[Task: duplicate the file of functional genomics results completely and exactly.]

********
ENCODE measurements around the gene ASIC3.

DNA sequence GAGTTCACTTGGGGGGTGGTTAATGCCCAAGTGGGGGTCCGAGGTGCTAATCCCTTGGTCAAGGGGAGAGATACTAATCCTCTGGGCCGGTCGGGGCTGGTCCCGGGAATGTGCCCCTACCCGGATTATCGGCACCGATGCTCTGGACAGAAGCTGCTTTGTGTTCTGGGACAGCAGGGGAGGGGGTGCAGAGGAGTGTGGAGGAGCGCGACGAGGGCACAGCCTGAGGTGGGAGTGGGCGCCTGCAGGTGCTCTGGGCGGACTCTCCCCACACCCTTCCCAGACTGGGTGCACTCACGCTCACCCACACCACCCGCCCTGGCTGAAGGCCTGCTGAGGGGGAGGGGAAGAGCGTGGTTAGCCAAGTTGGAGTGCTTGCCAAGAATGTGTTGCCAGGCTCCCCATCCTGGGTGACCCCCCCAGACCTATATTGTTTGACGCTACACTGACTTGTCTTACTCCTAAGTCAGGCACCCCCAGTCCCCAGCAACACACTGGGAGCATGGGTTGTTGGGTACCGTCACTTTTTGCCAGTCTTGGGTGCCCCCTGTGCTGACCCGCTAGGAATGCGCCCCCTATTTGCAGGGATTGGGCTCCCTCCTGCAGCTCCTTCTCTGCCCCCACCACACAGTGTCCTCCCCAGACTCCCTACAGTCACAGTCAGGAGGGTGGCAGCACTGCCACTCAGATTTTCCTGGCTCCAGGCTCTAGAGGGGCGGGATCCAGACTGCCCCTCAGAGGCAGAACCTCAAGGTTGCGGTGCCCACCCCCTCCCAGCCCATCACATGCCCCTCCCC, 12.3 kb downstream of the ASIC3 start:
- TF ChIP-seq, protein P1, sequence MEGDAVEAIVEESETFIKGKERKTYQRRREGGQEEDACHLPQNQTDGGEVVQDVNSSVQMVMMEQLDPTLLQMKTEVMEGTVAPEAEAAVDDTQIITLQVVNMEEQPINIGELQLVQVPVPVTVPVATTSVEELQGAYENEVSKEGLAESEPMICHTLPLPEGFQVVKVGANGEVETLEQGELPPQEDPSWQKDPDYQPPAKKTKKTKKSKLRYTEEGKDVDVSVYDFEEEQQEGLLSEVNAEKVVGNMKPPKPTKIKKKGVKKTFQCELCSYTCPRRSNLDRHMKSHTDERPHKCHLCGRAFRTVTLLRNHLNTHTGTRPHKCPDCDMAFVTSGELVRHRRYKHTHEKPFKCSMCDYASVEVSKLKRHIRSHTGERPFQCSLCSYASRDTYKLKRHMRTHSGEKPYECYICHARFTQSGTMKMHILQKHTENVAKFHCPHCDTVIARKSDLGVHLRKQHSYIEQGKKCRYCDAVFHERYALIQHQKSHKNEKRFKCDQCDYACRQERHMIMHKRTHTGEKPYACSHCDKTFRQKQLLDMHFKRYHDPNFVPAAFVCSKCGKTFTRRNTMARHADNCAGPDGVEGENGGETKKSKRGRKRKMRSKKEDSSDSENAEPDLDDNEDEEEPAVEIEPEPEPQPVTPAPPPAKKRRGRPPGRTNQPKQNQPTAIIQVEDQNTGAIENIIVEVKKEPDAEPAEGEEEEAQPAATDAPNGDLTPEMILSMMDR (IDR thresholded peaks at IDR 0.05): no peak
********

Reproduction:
ENCODE measurements around the gene ASIC3.

DNA sequence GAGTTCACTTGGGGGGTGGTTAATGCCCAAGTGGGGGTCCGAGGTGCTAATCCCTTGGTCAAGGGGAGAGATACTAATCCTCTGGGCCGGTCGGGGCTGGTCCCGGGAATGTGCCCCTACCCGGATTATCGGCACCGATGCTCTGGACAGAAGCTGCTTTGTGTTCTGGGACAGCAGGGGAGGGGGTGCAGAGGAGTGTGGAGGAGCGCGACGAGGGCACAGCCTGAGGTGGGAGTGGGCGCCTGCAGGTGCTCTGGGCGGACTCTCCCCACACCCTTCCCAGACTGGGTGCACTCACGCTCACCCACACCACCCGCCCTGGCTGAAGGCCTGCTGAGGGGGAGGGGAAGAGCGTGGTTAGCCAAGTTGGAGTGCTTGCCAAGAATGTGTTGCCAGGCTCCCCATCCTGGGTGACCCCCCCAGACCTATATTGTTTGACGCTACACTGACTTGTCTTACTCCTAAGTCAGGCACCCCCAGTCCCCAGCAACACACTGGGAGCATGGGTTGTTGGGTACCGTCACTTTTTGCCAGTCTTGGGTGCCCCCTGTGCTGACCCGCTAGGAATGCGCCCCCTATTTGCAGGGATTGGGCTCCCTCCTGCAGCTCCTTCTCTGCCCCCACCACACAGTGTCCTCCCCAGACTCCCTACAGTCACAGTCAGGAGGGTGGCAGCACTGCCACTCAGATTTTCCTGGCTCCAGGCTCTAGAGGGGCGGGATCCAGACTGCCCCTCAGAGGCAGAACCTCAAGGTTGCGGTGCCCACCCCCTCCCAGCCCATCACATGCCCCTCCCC, 12.3 kb downstream of the ASIC3 start:
- TF ChIP-seq, protein P1, sequence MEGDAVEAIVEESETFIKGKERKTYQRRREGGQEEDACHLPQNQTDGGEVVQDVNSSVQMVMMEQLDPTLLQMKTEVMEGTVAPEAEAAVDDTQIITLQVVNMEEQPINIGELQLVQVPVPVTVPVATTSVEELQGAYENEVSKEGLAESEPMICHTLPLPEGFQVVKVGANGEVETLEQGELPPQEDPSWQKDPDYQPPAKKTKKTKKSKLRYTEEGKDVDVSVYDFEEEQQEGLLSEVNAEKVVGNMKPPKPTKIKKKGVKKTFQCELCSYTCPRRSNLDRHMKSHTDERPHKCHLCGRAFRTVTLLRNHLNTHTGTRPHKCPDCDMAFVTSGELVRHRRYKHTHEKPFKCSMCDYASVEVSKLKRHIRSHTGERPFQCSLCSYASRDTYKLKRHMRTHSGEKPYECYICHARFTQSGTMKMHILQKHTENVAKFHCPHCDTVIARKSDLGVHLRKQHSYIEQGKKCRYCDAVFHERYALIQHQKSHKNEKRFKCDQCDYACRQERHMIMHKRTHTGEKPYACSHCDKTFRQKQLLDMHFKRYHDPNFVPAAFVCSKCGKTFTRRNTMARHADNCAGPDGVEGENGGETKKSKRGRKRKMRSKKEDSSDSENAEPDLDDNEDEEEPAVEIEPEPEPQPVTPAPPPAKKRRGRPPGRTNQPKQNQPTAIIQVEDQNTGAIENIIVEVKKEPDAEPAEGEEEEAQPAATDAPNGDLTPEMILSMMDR (IDR thresholded peaks at IDR 0.05): no peak